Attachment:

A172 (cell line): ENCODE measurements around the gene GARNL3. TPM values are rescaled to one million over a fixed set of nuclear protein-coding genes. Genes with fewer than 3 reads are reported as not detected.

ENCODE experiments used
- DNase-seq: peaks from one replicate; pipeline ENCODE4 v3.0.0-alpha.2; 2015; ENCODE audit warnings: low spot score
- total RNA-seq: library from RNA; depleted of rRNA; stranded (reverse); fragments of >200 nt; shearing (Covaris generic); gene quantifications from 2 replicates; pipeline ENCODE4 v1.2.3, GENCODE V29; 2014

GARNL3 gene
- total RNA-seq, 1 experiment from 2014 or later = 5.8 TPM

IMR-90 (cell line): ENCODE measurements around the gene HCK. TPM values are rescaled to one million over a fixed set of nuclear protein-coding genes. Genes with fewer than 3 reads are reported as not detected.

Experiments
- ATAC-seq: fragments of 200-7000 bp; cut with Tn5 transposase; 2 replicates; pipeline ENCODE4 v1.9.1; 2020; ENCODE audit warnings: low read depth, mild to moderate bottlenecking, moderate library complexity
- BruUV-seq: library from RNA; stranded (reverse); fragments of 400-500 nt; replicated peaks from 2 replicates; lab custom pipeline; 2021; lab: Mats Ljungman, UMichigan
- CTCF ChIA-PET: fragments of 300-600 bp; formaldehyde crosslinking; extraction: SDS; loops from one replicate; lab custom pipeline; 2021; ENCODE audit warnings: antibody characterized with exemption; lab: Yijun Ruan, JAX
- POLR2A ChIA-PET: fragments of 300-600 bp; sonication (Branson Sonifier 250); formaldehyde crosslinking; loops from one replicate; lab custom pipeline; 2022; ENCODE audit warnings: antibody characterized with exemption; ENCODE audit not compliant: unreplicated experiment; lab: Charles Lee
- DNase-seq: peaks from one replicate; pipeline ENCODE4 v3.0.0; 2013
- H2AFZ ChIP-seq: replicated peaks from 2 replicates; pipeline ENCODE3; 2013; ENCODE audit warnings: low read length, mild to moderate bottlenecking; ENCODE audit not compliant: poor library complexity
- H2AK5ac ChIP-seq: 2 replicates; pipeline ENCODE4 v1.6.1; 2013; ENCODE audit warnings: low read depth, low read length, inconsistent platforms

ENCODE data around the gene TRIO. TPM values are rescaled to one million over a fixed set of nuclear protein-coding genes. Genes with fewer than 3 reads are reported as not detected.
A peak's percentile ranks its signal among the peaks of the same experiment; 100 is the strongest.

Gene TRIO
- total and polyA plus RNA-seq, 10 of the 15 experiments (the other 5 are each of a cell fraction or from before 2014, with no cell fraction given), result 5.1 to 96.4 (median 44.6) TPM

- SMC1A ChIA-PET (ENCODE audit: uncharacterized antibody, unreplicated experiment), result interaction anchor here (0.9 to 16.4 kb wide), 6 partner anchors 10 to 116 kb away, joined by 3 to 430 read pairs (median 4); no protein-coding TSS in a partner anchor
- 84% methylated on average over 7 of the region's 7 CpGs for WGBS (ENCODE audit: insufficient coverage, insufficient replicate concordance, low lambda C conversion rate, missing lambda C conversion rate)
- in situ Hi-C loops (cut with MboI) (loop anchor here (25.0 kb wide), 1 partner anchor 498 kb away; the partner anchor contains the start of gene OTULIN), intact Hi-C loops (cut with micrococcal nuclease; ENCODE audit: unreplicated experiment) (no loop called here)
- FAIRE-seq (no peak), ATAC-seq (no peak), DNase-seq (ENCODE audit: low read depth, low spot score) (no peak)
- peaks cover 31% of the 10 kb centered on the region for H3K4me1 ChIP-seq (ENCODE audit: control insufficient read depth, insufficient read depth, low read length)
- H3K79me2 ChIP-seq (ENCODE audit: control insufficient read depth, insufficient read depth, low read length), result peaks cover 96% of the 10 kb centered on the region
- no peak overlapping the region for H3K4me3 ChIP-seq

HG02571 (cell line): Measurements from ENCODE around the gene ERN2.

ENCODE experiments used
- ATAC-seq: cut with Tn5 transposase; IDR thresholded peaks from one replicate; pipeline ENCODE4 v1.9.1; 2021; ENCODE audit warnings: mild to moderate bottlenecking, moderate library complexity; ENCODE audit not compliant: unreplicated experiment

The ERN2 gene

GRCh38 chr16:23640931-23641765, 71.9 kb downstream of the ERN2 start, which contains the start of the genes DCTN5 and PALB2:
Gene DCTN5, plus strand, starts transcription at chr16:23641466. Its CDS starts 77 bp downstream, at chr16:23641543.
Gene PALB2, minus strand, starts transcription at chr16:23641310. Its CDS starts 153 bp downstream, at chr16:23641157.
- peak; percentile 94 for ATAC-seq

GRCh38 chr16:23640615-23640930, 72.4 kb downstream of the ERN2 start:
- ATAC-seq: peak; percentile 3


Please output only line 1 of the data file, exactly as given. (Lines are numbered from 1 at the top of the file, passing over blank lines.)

A172 (cell line): ENCODE measurements around the gene GARNL3. TPM values are rescaled to one million over a fixed set of nuclear protein-coding genes. Genes with fewer than 3 reads are reported as not detected.